Her body doesn’t know the season. First hot, then cold, then much too hot, and she is flinging the back door open, fanning her shirt from neck and chest, uttering “Ugh!” “Oh!” “Uhh!”
It is October, 66º in the house and 44º outside. She sits at the desk wearing short sleeves and jeans, bare feet in sandals — and she is hot. Still, the shoulder turned toward the big window — only that shoulder — is chilled. Warm air from the heat vent under the desk moves the fine hairs on her face but in a moment she will be too cold altogether, looking for a sweater and the wool-lined sheepskin boots for wearing indoors through the fall, winter, and spring. A runny nose from September to June so her body requires a box of tissues at every endpoint: by the bed, by the couch, on the writing desk, at the computer, next to the reading chair, on the kitchen counter, in the car. …
The boss is speaking to a dozen office workers seated around the conference table. He mentions an unfamiliar name, and a young man asks, “Is that a new employee?”
“Yes,” the boss replies, “we have a new employee.” Maybe he says her name is Marion, or maybe he doesn’t say her name. Maybe she needs a new, sharp pencil.
While the boss speaks, I rise and go to the supply room adjacent to the conference room and push a brand new, yellow №2 pencil into the electric sharpener. It whines and grinds loudly.
“Do this some other time, will you?” says the boss to me over his shoulder, his voice rising above the noise. …
Despite having taken melatonin around midnight, I wake for good just after 5 a.m. A strong breeze from the southeast has turned the curtains into sails, the door thumps in its casing, and the cat meows for food on the other side. My ears ring, and the sharp odor of cellulose insulation fills the room. I look up.
Must paint the ceiling, I think, for the thousandth time.
Feed the cat, turn the coffee on. Pull a pair of pilled and grayed athletic socks out of the top dresser drawer. My physical therapist had recommended fitting a sock into a light compression sleeve over my nerve-wracked left wrist to quell the fiery pain and tingling from the break and surgery I’d undergone five months before. …
In the Tipping Point, poet Billy Collins wonders if anyone felt a subtle tremor on the 36th anniversary of Eric Dolphy’s death at the age of 36.
I wonder –
did anyone sense something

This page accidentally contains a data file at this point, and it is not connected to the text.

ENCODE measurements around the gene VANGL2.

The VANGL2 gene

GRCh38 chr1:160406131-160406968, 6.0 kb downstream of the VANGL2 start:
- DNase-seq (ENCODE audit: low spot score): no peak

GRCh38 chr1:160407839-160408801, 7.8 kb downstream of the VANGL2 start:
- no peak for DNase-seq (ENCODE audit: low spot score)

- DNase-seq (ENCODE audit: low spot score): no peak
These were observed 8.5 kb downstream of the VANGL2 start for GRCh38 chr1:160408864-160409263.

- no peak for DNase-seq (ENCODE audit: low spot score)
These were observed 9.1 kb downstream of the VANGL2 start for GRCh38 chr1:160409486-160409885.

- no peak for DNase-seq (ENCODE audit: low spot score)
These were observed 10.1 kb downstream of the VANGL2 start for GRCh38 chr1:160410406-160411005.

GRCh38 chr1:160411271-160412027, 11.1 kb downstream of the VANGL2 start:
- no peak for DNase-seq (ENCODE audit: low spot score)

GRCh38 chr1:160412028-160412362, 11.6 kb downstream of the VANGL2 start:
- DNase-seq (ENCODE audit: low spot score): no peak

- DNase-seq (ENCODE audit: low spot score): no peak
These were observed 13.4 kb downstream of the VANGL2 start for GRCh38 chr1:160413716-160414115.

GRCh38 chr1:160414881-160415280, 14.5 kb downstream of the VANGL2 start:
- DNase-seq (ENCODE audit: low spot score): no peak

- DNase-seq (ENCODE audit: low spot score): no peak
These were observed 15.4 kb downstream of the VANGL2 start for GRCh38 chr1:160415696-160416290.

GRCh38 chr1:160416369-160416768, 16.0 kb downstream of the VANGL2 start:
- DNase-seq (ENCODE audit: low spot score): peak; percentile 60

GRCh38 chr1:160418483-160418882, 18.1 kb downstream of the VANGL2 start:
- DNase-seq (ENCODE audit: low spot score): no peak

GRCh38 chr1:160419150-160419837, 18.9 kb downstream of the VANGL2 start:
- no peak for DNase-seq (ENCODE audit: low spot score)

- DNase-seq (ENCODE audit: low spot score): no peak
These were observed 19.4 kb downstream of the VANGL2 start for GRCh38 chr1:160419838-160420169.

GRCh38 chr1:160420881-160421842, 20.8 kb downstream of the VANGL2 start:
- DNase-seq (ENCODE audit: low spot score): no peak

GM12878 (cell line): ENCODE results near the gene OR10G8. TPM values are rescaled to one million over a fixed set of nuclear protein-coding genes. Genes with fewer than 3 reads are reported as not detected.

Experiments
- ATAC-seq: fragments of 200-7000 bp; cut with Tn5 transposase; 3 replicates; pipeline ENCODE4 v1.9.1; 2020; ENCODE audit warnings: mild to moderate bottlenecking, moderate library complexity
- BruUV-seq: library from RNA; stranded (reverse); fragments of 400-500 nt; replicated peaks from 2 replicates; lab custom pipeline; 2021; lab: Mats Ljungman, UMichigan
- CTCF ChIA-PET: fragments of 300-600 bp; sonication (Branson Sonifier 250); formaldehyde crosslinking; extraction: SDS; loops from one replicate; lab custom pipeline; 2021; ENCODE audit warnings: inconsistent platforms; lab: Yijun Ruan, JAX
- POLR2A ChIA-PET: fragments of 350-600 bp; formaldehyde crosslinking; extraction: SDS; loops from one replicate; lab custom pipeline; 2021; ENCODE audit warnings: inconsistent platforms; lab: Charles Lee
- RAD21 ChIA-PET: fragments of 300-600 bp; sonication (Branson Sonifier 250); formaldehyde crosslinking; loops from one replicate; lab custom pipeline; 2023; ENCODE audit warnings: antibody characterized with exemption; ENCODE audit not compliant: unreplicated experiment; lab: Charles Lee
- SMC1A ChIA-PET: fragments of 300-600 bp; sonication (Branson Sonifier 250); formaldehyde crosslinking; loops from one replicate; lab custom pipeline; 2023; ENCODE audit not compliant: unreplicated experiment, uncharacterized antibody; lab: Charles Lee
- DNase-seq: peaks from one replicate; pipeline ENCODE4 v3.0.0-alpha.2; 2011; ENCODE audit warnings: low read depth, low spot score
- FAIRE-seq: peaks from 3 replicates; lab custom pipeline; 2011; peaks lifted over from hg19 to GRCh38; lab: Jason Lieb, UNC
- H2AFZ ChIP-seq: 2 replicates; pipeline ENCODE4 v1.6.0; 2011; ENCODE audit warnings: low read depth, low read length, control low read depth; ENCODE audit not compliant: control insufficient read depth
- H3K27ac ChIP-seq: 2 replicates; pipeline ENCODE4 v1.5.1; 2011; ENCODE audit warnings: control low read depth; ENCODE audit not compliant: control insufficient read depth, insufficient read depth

when another Eric Dolphy lifetime
was added to the span of his life,
when we all took another
full Dolphy step forward in time,
flipped over the Eric Dolphy yardstick once again?
The line, a full Dolphy step in time, reminded me of my recent 30th sobriety anniversary. It also reminded me of the sensation of movement I often feel just as I fall asleep.
A few minutes after I have turned out the light and turned on my side and slipped one hand under the pillow beneath my cheek, I might feel a tremor on the blanket near my feet or at my back — so slight — as though the cat has settled there to add its heat to mine. …
It took more than 20 years to begin writing about the man who stalked me for 18 months after I’d moved into a new neighborhood in 1996. The #metoo movement gave me courage. But then a road-rage encounter silenced me, again.
My stalker lived in the house next door. I was 39 years old, my second marriage had ended, and my father had recently died. Our two houses were only 20 feet apart in a steep, quiet city neighborhood of older single-family homes. …
Robert did not tell Cynthia about confronting Smith, about almost betraying their suspicion that Smith hurt Maylin when she was a girl. He kept it from her because she would be furious at him. And he was ashamed of losing self-control. He couldn’t even muster the defiance to justify his behavior, so he just wanted to forget it.
They sat opposite each other in Maylin’s room, leaning over the boxes looking for clues among the CDs, dolls, clothes, and jewelry. …
I fell asleep watching a mindless show on my iPad, woke up an hour later, turned off the iPad, and the light. Eleven p.m. The cat was curled against my side like a cake hot out of the oven.
Sometimes the cat’s heat wakes me from an initial doze but this was different. I heard a sound outside, an almost-music. I listened and waited until it came again — an owl, a female Great Horned Owl. A male joined the song with his lower, darker voice.
The owls must have been just above my room in the tall white pine tree crowding this side of the house. Even with the windows closed against the cold, their calls were loud through my chronic tinnitus and the glass. I lifted the quilt and sat on the side of the bed to hear better. It was like lowering myself onto the first step of a swimming pool. The cold wrapped my legs and arms and my bare feet whispered on the floor. …
As soon as it was light, Leah left the church and drove home through the fog. She needed to see if she still had a house.
She had not slept, just sat and talked a bit with the volunteers and half a dozen others who’d escaped the flood, like her. She’d gone numb despite the harrowing stories they told. In the cat carrier, Emmy had lapped some water from a paper plate, wide-eyed and silent. Probably traumatized. The rain had slowed as though the blood-clot clouds had nearly bled out. In the car, the driver’s door and seat were spongy and water pooled in the footwell. She was exhausted and wearing donated clothing, her wet things wadded up in a plastic grocery bag. …